For general interest, I have posted my dissertation on swept wind turbine blade dynamic analysis (1.7 MB):

flight.engr.ucdavis.edu/~smlarwo … arwood.pdf

It discusses modifications to FAST for swept blades, including an additional degree of freedom that is used for the first torsion mode.

I have added a dissertation page that has errata and source files for codes mentioned in dissertation.

flight.engr.ucdavis.edu/~smlarwo … _page.html

Hi Scott,

I have read part of your work on the modelling of swept wind turbine blades; I found the thesis really interesting. I have a question for you, with regard to the aerodynamic modelling of such curved blades.

In your thesis you use the classical approach used for swept wing, i.e. projecting the flow perpendicularly to the LE. I found this approach also in other work of the past (as in “S. Liebst, WT gust load alleviation utilizing curved blades” for example).

Nevertheless, in this way you reduce the speed flow component that is useful for the power generation at the blade elements. Therefore, by consideirng all the other parameters (blade geometry, wind speed, angular speed etc.) as fixed, you obtain less power yielded for the WT with curved blades with respect to the one with straight blades. I do not know whether this is realistic or not and I would like if you could explain why you used this modelling.

Resuming, my question is:

if you curve a blade by translating the sections perpendicularly to the radial direction (without rotating the section), why you cannot consider that the flow is two-dimensional on sections perpendicular to radial direction rather than on sections perpendicular to the blade LE?

From my physical understanding it would seam that the flow could be approximated two-dimensional on sections perpendicular to the radial direction, even thought the blade is curved. On the other hand, in literature the other approach is used; so, probably I’am missing something and I would like to understand what it is.

Regards

Marco

Hi Marco,

Thank you for the question. I have never thought of translating the sections perpendicular to the radial direction; however, the flow would still have some angle relative to the leading edge because of the omega X position vector component. Also there might be difficulties in constructing the blade.

Yes you lose some efficiency in sweep, but you make up for it for a given turbine by increasing the rotor diameter. There is some debate on how the aerodynamics should be modeled; but we found at UC Davis through two separate verification efforts (CFD and panel vortex method) that considering the flow perpendicular to the leading edge for the aerodynamic loads was acceptable.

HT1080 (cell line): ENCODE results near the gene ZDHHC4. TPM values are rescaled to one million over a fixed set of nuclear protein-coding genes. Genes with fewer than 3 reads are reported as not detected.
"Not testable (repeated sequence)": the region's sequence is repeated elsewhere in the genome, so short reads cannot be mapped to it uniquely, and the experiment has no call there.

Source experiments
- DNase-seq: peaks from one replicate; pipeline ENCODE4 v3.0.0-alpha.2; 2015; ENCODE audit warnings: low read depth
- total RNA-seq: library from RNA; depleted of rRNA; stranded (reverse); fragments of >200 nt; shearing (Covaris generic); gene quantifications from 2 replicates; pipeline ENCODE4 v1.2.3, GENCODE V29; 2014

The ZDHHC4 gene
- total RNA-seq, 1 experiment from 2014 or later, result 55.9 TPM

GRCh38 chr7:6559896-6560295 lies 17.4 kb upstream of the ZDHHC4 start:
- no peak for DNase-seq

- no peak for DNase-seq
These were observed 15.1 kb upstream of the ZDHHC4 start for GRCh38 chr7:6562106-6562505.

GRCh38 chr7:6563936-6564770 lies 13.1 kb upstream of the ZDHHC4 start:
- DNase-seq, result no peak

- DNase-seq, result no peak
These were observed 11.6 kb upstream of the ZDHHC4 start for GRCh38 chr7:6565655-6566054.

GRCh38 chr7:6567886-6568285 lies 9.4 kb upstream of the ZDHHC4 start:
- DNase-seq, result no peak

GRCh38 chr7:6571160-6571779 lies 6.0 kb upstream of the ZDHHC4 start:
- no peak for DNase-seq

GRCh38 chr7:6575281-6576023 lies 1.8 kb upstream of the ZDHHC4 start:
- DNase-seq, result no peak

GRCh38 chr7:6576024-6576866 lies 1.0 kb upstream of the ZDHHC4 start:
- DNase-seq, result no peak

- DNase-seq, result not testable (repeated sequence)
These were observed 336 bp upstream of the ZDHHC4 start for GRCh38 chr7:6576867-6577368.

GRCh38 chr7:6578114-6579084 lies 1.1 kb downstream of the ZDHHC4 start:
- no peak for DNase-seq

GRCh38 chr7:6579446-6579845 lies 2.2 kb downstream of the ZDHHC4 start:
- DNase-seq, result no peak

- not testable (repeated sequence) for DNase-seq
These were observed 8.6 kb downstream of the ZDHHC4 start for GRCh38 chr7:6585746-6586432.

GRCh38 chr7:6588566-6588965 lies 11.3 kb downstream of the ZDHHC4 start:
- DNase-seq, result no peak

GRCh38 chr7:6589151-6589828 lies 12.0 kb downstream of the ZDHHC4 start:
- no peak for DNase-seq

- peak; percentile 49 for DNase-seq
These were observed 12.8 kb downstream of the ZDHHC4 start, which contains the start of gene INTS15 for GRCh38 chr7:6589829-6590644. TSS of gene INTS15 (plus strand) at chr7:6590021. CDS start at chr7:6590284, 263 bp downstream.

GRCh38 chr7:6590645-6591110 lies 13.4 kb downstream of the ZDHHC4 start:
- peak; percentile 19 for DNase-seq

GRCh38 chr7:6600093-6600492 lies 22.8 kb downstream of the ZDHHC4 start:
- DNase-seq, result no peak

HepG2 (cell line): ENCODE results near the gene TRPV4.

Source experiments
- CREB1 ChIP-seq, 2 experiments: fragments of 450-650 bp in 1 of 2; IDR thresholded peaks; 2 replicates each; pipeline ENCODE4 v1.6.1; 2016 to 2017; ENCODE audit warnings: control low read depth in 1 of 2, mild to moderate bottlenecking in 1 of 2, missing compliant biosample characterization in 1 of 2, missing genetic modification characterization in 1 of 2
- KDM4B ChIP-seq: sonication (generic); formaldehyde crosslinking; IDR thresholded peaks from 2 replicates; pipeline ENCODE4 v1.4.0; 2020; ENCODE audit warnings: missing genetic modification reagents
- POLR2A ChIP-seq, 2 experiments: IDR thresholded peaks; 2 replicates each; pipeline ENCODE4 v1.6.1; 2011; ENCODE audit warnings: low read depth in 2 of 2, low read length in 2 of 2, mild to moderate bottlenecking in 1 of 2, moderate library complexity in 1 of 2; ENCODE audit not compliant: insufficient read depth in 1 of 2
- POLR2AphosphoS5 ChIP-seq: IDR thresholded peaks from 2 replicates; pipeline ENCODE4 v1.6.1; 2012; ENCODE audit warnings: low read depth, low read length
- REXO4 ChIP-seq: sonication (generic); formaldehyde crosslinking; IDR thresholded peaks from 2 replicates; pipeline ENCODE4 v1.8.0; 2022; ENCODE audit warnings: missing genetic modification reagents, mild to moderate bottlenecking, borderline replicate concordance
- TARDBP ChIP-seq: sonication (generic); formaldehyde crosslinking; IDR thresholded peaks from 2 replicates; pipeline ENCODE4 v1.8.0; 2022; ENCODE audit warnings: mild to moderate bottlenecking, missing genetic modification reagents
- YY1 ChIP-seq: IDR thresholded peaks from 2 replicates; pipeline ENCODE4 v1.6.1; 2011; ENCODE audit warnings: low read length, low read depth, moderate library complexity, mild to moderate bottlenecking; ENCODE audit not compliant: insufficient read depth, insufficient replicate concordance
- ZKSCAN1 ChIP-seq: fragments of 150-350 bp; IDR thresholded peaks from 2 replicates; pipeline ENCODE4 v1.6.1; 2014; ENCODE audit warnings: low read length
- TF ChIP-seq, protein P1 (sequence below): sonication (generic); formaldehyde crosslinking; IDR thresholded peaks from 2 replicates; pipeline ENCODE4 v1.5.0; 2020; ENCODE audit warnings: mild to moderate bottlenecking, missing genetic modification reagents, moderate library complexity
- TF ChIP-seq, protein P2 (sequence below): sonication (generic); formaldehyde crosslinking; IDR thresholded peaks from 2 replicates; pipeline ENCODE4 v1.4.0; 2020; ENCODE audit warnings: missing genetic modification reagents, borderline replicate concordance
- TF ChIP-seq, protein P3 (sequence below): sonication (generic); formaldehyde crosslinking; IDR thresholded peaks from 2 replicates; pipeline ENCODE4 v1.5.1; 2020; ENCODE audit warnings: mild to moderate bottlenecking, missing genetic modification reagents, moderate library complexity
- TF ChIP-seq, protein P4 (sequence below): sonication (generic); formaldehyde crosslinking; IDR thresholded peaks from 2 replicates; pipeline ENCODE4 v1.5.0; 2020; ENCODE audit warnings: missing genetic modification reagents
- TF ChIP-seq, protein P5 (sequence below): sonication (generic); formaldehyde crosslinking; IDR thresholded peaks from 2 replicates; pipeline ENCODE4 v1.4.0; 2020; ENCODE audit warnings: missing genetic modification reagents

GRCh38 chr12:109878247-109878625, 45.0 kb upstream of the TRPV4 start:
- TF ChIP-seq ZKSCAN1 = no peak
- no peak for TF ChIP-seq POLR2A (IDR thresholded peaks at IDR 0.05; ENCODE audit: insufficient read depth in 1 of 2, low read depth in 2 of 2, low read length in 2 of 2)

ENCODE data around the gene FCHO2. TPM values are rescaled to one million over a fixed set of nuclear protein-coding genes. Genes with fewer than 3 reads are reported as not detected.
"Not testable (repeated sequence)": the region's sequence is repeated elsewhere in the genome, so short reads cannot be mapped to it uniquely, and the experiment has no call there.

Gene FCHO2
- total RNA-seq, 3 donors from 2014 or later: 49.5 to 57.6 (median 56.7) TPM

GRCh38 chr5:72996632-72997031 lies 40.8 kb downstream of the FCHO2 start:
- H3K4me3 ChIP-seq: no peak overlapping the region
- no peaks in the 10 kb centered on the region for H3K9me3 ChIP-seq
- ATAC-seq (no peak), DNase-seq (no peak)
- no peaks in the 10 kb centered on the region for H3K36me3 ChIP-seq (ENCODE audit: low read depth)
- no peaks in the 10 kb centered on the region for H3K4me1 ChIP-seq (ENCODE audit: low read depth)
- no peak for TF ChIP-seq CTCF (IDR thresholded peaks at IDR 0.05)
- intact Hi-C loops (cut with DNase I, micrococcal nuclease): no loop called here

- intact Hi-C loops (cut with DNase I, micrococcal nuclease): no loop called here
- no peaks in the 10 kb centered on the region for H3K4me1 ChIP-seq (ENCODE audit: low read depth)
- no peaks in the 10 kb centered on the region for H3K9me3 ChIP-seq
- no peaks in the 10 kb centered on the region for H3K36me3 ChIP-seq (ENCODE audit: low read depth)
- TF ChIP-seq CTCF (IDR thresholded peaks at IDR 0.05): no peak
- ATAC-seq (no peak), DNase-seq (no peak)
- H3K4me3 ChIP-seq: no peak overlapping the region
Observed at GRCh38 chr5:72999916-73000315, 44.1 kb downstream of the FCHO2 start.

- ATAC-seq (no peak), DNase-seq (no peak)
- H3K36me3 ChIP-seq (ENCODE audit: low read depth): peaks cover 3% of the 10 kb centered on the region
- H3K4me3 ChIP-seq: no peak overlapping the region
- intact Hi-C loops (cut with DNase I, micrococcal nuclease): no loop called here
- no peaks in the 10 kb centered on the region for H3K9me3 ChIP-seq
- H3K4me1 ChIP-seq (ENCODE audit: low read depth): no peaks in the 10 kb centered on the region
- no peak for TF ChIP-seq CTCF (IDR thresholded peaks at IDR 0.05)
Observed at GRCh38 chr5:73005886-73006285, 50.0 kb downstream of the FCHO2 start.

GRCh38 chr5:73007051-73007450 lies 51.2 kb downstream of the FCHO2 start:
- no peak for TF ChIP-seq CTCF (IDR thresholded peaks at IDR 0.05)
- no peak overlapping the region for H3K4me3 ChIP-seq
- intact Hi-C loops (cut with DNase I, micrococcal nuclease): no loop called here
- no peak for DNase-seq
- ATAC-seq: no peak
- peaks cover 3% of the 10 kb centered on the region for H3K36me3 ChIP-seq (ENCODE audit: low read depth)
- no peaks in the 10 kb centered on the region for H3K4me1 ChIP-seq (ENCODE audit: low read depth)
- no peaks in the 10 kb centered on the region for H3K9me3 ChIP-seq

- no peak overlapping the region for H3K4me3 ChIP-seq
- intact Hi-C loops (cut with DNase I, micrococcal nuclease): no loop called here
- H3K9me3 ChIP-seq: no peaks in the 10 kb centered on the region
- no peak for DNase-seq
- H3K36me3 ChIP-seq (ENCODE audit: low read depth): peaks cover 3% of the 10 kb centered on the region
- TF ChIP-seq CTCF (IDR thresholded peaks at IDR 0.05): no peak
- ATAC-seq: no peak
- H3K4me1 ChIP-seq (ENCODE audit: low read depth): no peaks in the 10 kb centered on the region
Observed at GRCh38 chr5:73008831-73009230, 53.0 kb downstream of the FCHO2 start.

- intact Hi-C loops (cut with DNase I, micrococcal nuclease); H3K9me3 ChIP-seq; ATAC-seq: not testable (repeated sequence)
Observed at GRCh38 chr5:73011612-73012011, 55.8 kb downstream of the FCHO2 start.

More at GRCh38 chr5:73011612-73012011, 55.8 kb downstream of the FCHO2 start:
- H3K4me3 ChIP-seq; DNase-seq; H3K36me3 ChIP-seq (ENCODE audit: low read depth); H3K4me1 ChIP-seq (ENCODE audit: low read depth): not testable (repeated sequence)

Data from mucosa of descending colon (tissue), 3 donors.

Hi Scott,

thanks for the reply.

I see your points, but I don’t understand what you wrote about the omega X position vector. If you add the wind speed (approximated as constant on the rotor plane and perpedicular to it) and the rotational speed, which is perpendicular to the radial direction of the rotor (not to the blade axis or to the point position vector), you should obtain a 2D flow in a plane perpendicular to such radial direction. Therefore, if the airfoil section is kept whitin this plane, you can consider the whole flow as the 2D flow on the section.

Sorry if I ask again, but this point is not clear to me.

Marco

I have attached a drawing showing how I visualized your proposed method- I call it “shearing” the sections. From what I understand, there is some flow crosswise to the leading edge due to the alignment of the omega x r vector; therefore the flow is not purely 2-D. If I am mistaken, please let me know.

You could design a swept curve such that the flow is 2-D; however, this might not be optimal for the structural benefits of sweep.

Hi Scott,

thanks a lot for the reply. Yes you are right 100%. Now I see what you meant, the drawing is very clear. So, we can conclude that however you design the swept blade, a lost of power is always unavoidable.

Clearly, this is true consideiring blades of the same radius.

Marco